My Grades Are Not My Ethnicity

C-Grade-II-1.jpg

Courtesey of BDC Reporter

I will be the first Asian-American within my community to say that I received a C in AP United States History. No, this isn’t an attempt at characterizing an “Asian F” that in all actuality, is an A-minus. My C is real, as tangible as the day I was born. It’s so real that others have started questioning as to whether I’m really “Asian,” because to them, Asians are good test-takers, the ultimate overachievers. My college counselor, when hearing of my grade, was aghast: “You’ve pretty much eliminated any hope for getting into a good college. Don’t you know that they automatically take points off of an Asian applicant?”

And why not? All my life, I’ve lived with the stereotype of being the “model minority.” Both of my parents went to the highest-ranking schools in Taiwan, and when they immigrated to the United States, it was to go to Stanford. My relatives look at me and see the opportunity to be something great. For a while, I tried to live up to these expectations; I kept my head down, studied, and never questioned my place in society. But I was unhappy, and I think that reflected in my work. The social pressures of achieving well numerically weighed down on me; I developed an acute anxiety over the littlest things. I refused to seek help because Asians weren’t supposed to need help–we were supposed to sit still and study.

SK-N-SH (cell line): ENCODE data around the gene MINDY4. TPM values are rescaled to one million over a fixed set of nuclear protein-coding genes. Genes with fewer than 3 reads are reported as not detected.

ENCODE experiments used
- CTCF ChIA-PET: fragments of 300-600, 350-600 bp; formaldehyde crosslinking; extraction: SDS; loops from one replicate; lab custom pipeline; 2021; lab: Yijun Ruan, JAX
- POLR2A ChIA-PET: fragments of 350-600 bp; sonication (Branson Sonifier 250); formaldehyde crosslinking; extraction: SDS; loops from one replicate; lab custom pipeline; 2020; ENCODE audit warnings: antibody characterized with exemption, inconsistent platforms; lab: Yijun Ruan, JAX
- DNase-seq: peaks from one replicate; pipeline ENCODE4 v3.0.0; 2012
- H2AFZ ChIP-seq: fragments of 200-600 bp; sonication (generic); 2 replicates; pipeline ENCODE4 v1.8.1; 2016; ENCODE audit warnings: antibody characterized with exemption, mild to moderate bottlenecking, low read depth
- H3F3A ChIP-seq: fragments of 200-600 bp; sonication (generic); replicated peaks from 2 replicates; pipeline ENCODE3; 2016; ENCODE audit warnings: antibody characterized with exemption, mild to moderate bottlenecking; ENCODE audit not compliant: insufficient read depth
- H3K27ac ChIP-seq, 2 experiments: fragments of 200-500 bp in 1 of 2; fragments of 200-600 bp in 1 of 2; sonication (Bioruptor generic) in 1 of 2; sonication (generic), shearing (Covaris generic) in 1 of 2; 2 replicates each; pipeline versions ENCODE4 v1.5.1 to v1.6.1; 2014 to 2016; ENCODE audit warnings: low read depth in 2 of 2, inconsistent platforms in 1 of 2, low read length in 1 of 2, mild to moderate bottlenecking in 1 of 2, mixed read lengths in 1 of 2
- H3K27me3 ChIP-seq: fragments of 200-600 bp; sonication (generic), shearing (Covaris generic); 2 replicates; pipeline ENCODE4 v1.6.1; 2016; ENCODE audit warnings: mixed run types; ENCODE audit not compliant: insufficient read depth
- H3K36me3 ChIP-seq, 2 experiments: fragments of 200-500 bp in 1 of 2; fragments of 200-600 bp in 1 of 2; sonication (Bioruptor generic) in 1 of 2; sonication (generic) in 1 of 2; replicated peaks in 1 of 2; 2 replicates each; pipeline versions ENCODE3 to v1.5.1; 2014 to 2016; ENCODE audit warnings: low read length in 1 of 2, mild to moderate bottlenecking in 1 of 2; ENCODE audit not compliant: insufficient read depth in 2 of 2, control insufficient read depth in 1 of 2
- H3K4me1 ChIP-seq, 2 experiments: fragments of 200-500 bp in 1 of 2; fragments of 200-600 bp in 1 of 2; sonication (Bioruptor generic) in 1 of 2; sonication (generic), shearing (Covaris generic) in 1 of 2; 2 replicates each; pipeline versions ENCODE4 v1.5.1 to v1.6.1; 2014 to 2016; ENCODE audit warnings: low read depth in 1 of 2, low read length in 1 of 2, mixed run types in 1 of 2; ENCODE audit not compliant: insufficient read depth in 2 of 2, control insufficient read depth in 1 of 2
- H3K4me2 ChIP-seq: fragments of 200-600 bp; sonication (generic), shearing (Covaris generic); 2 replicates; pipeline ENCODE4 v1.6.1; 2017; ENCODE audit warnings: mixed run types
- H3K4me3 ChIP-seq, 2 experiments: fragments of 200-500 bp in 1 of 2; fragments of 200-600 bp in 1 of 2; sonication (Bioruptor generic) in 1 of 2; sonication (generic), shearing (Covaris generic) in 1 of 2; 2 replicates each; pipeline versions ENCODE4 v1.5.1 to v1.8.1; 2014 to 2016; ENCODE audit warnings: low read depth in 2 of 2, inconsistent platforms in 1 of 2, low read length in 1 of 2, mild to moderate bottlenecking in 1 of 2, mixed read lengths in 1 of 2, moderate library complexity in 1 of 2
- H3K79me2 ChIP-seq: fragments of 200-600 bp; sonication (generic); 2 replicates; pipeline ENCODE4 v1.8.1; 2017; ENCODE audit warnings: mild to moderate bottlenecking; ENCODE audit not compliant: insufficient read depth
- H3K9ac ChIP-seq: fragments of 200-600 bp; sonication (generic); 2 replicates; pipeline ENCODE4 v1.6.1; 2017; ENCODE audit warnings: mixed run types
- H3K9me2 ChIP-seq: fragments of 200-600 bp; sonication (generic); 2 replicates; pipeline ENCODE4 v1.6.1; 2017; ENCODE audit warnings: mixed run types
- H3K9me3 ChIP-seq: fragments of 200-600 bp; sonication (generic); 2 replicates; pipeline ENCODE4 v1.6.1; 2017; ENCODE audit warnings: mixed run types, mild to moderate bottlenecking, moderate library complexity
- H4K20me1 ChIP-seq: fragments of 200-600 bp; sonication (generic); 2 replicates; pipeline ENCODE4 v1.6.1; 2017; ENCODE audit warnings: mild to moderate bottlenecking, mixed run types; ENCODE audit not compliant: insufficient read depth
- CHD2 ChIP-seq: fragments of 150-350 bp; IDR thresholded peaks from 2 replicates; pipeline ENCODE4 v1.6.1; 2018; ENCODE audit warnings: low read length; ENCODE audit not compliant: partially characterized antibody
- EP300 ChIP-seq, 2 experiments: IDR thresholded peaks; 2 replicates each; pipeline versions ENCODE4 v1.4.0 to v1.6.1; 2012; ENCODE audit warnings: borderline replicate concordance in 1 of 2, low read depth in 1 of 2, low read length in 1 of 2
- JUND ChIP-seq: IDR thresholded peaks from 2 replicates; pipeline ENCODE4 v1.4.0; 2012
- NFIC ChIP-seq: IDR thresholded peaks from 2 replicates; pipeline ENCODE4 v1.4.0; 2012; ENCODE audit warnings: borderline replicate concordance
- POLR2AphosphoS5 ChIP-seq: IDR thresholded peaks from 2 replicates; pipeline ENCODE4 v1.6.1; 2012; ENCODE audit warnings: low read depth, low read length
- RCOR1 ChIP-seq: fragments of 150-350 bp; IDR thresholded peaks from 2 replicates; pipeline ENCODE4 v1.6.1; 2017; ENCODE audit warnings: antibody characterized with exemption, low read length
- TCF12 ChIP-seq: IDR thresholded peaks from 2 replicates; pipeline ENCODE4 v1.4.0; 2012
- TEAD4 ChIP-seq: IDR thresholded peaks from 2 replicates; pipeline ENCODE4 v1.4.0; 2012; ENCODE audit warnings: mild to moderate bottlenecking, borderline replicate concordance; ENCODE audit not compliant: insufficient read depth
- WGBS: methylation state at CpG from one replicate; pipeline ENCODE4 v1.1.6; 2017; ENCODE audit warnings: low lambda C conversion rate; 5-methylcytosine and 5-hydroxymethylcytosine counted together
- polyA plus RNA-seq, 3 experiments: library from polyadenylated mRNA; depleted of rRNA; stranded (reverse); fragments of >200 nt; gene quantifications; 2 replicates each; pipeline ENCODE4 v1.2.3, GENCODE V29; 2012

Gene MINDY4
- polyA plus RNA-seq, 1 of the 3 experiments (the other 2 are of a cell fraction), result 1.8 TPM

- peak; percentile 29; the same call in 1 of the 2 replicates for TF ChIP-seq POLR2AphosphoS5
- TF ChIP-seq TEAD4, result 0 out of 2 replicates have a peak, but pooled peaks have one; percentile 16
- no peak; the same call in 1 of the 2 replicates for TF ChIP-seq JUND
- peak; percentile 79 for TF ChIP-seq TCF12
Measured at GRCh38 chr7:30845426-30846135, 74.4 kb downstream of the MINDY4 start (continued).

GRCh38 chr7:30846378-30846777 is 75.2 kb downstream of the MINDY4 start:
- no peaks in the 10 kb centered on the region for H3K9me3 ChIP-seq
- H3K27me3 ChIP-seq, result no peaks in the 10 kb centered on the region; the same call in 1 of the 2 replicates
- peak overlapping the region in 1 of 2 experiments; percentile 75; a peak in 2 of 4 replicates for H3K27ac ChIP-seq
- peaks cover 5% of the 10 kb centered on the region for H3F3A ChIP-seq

Why do we continue to perpetuate the stereotype that Asians don’t suffer? Some keep it hidden better than others, but we all do. I am not my grades, and my grades aren’t I. Others told me that the reason I did so badly in the course was because I wasn’t trying hard enough. But I was; I was trying my hardest. It wasn’t a problem of not working hard; it was an inability to see relevance. It was an inability to sit down and memorize chronology just because my hands were trembling at the prospect of failure. We need to start making it okay for Asians to not get all As–stop making the jokes about living the “A” in Asian. Maybe you mean well, but what does it mean for the Asians who don’t get all As? There are so many economically and socially disadvantaged minority groups included within the umbrella of “Asian-American”–groups that don’t have the resources of private tutors, Friday night SAT classes, piano lessons for ten years. Grades may determine one’s knowledge of a course, but they are not representative of one’s ethnicity.

In a way, I think getting this C has humbled me–taught me that “Asian” can’t be defined by numbers. It’s taught me what it means not only to be Asian, but also to be American. We need to see relevance in American history. Taking into account hard work and determination isn’t enough; we also need to value the Asian-American narrative. We need to teach immigration. We need to teach the Chinese Exclusion Act in detail, not just briefly mention it. We need to take into account all the other stories present within the umbrella of “Asian-American,” and effectively evaluate it in terms of who we are today. Yes, I wish I could have done better in the course. Yes, there are many things I would have changed if I had the ability to go back in time. But only by experiencing failure have I recognized our misguided definition of it. Failure isn’t the A one couldn’t get. Failure is the inability to define by diversity. Asia is diverse. America is diverse. So is Asian-American.

– Written by Valerie Wu